When I bought my Genuin 1 Mk2, it wasn't just for being a great all'rounder. It had a lot more dynamic headroom than comparable conventional speakers. Now facing the Gran Gioia 2×10, I felt a bit as though my residents had snorted two lines of coke, straightened out, rubbed their hands and with a slightly faraway look asked "shall we get going?" Sometimes it's the simple things that flash home how one deals with an exceptional transducer. There I was listening to Nik Bärtsch feeling like already two hours of rhythmic figures had ensnared me when suddenly a triangle hit. Good grief! A cuddly 1-inch tweeter just can't do that. For that you need a horn. Seriously, I couldn't think of another speaker which would detonate this oscillating piece of metal with comparable energy, dynamics and impulsiveness. Even my Genuin 1 lags behind.

If I wanted a real comparison, I'd have to—sorry for the cliché—imagine a real concert. Just so, that's the decider why some folks live out the extravagant notion of actually setting up a pair of Gran Gioia 2×10 in their home. They know what a live bass drum and cymbal crash sound like. They can admit that what their hifi makes of them is a very pale imitation, then want to do something about it. I won't claim that this Blumenhofer manages 100% when no speaker can. But it does get substantially closer to dynamic verity than standard boxes. It's simply something one must desire to own. A few hours later I had my next wake-up call. I was watching a Netflix Michael Jordan documentary when the phone rang. But why was it coming from next to the phono stage? And who had picked that awful ring tone? Never mind. A quarter century ago, not all US broadcasts edited strictly enough to eliminate all background noises from their tape tracks. When such a low-resolution signal already triggers our ear/brain into an uncontrollable response, who needs better recordings? Spooky! Likewise for finger taps on a conga skin, string picks of an acoustic guitar and above all, vocals. They all lowered the usual hurdle between first-rate playback and live.

With these horns, voices especially gained in expressivity. Of course I knew the general flair from my Genuin 1. Their trick simply is to partly fatten up the lower midband and being somewhat generous of spatial expanse for the big juicy dynamic fun I fancy. The Gran Gioia 2×10 begged to differ some. I heard no extra tonal fat. The soundstage was a bit more compact though also more precise and firm. This reflected still heightened dynamics and,b y some 3 to 4 octaves, greater horn-covered bandwidth. Macrodynamics left nothing to the imagination. Percussion and big drums could shock those not used to live sound. Heavy dub like "Fuck back" from Burnt Friedman & The Nu Dub Players matched 1:1. Did they use a butcher's ax for a conductor's wand? The 2×10 took no prisoners. That made my Genuin 1 feel nearly harmless when their forté is impulse fidelity already. Granted, Ascendo's Live 15 goes even farther with brutal bass beats but lags behind elsewhere. An intermediate count thus calls the Gran Gioia 2×10 textbook linear and dynamically unlimited. Let's proceed to resolution and soundstaging.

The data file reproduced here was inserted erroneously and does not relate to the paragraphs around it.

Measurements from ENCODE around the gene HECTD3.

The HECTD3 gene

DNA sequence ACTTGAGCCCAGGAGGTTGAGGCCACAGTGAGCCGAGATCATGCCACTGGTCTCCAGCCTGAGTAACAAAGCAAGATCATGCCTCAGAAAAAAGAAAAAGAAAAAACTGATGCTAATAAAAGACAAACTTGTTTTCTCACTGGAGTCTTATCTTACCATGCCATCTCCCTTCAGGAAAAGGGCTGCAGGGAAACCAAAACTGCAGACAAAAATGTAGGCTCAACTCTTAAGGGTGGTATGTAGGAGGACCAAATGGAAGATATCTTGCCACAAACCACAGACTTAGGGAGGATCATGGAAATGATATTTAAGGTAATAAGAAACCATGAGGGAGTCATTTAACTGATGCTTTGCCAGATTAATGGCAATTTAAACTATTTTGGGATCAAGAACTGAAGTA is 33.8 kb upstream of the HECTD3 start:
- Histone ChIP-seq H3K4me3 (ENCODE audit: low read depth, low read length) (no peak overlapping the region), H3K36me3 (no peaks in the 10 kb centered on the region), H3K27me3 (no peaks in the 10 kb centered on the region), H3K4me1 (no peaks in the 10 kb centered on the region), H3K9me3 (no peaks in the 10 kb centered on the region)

This speaker aced detail. Be it attendant player noises or deeply teased-out sonic textures and hues, venue reflections or the dying shimmer of a cymbal, the 2×10 managed it more precise, clear and intelligible than its Genuin 1 sibling. Here a €26'000 Dynaudio Confidence 50 offers the same magnification but on dynamics remains far in the rear-view mirror. Ergo, a choice of Gran Gioia 2×10 isn't primarily about top resolution but dynamic bravura; and because the other stuff is mastered as well. I felt similarly about soundstaging. I listened to Nick Cave & the Bad Seeds' "Tupelo" and feared for my clothes when a dark rain cloud manifested directly above my head. Keeping things contained behind the baffle line wasn't exactly in this picture. Only rarely did forward projection match this particular track but putting me in the midst of the action was quite common. That's something to know and treasure. It's why I was really surprised by the simultaneous depth layering. It usually is mutually exclusive with forward projection. Here the tandem came off and the time-coherent coaxial concept was its likely enabler. Image localization, separation and high focus were further talents as shown on Morcheeba's "Part of the process" from their Big Calm album. The left-channel bubbling noise of the intro was in virtual 3D to render my Genuin more vague by contrast.